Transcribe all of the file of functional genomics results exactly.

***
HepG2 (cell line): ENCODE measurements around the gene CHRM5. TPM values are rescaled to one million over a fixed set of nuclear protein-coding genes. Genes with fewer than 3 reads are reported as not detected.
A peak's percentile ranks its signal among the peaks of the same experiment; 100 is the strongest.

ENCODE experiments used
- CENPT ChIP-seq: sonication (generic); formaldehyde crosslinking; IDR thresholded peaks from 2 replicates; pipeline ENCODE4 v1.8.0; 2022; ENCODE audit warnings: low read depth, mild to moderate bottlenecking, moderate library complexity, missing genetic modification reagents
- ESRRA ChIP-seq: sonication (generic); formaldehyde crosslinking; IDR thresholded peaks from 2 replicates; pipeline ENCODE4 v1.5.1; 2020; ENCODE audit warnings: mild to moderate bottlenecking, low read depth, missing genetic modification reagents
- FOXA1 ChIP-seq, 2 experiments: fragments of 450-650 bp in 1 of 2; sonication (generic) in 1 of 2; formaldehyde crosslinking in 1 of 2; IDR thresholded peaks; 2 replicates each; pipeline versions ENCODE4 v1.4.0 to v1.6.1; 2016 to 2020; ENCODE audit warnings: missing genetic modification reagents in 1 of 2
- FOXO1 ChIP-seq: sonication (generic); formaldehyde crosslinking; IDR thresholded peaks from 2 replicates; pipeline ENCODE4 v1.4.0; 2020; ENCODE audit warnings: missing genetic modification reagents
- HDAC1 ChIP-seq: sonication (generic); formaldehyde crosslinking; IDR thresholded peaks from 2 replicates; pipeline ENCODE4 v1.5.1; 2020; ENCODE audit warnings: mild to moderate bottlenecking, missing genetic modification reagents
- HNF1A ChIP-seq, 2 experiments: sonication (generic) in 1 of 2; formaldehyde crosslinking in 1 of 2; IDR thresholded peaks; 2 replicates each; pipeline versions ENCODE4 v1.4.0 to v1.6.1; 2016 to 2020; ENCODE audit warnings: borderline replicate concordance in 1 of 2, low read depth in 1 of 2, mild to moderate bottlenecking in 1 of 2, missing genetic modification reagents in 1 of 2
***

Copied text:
HepG2 (cell line): ENCODE measurements around the gene CHRM5. TPM values are rescaled to one million over a fixed set of nuclear protein-coding genes. Genes with fewer than 3 reads are reported as not detected.
A peak's percentile ranks its signal among the peaks of the same experiment; 100 is the strongest.

ENCODE experiments used
- CENPT ChIP-seq: sonication (generic); formaldehyde crosslinking; IDR thresholded peaks from 2 replicates; pipeline ENCODE4 v1.8.0; 2022; ENCODE audit warnings: low read depth, mild to moderate bottlenecking, moderate library complexity, missing genetic modification reagents
- ESRRA ChIP-seq: sonication (generic); formaldehyde crosslinking; IDR thresholded peaks from 2 replicates; pipeline ENCODE4 v1.5.1; 2020; ENCODE audit warnings: mild to moderate bottlenecking, low read depth, missing genetic modification reagents
- FOXA1 ChIP-seq, 2 experiments: fragments of 450-650 bp in 1 of 2; sonication (generic) in 1 of 2; formaldehyde crosslinking in 1 of 2; IDR thresholded peaks; 2 replicates each; pipeline versions ENCODE4 v1.4.0 to v1.6.1; 2016 to 2020; ENCODE audit warnings: missing genetic modification reagents in 1 of 2
- FOXO1 ChIP-seq: sonication (generic); formaldehyde crosslinking; IDR thresholded peaks from 2 replicates; pipeline ENCODE4 v1.4.0; 2020; ENCODE audit warnings: missing genetic modification reagents
- HDAC1 ChIP-seq: sonication (generic); formaldehyde crosslinking; IDR thresholded peaks from 2 replicates; pipeline ENCODE4 v1.5.1; 2020; ENCODE audit warnings: mild to moderate bottlenecking, missing genetic modification reagents
- HNF1A ChIP-seq, 2 experiments: sonication (generic) in 1 of 2; formaldehyde crosslinking in 1 of 2; IDR thresholded peaks; 2 replicates each; pipeline versions ENCODE4 v1.4.0 to v1.6.1; 2016 to 2020; ENCODE audit warnings: borderline replicate concordance in 1 of 2, low read depth in 1 of 2, mild to moderate bottlenecking in 1 of 2, missing genetic modification reagents in 1 of 2